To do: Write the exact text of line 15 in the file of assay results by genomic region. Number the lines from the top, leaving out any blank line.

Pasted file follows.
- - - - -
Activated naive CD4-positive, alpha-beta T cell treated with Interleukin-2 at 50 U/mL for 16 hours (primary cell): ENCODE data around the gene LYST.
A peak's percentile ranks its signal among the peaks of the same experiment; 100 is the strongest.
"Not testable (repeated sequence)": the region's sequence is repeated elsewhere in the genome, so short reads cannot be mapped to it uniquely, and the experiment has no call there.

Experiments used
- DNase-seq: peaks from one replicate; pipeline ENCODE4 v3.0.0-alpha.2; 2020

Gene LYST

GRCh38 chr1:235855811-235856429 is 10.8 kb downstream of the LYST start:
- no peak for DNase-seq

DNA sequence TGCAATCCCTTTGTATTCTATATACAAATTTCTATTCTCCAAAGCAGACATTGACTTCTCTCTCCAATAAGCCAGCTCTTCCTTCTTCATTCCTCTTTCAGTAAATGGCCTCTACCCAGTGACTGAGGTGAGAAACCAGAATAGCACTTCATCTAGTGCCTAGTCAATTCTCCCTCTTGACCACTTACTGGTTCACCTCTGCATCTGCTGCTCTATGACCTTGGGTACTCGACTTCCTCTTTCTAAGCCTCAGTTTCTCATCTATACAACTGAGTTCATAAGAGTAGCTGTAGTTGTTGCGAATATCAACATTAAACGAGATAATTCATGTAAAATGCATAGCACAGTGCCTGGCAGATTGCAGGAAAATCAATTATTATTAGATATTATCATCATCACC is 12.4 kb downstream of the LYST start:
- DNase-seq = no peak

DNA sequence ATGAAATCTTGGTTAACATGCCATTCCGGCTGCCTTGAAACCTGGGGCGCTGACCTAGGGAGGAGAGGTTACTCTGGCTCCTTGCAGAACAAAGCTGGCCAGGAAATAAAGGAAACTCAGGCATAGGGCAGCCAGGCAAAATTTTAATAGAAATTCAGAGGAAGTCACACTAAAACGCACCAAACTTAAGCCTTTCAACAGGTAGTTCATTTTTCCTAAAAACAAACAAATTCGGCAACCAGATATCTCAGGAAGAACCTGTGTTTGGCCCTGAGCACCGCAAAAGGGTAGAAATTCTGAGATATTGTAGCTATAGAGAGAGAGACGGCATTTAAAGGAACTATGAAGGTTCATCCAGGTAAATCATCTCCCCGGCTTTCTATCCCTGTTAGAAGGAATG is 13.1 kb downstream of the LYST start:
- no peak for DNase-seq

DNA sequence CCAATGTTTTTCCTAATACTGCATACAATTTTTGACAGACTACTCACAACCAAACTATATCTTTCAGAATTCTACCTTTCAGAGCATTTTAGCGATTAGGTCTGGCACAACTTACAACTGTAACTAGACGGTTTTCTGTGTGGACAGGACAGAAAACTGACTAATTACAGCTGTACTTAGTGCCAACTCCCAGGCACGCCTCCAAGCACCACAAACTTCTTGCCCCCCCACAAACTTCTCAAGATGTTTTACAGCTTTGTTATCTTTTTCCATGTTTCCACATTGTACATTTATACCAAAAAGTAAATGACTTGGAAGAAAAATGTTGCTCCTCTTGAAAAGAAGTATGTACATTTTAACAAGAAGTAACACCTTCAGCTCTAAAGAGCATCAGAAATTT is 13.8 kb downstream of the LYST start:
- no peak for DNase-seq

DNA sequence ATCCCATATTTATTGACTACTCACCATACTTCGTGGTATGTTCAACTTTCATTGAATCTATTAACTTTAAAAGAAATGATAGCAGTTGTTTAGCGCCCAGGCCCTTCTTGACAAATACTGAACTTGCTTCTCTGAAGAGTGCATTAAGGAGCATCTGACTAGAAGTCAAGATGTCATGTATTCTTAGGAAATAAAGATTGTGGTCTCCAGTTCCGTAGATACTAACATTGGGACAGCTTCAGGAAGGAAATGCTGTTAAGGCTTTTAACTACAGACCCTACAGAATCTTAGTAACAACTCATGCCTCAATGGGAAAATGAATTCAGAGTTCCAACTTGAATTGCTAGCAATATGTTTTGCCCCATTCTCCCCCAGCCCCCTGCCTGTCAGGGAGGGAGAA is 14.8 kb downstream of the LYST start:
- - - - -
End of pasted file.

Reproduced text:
DNA sequence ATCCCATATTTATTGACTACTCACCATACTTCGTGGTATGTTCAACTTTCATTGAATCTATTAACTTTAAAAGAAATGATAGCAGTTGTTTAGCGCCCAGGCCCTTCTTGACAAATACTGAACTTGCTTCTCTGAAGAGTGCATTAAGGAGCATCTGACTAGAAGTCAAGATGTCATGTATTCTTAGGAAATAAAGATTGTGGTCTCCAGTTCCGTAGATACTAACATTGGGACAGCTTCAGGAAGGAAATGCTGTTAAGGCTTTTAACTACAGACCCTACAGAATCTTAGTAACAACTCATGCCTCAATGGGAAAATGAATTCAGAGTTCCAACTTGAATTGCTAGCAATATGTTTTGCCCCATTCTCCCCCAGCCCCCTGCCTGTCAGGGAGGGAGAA is 14.8 kb downstream of the LYST start: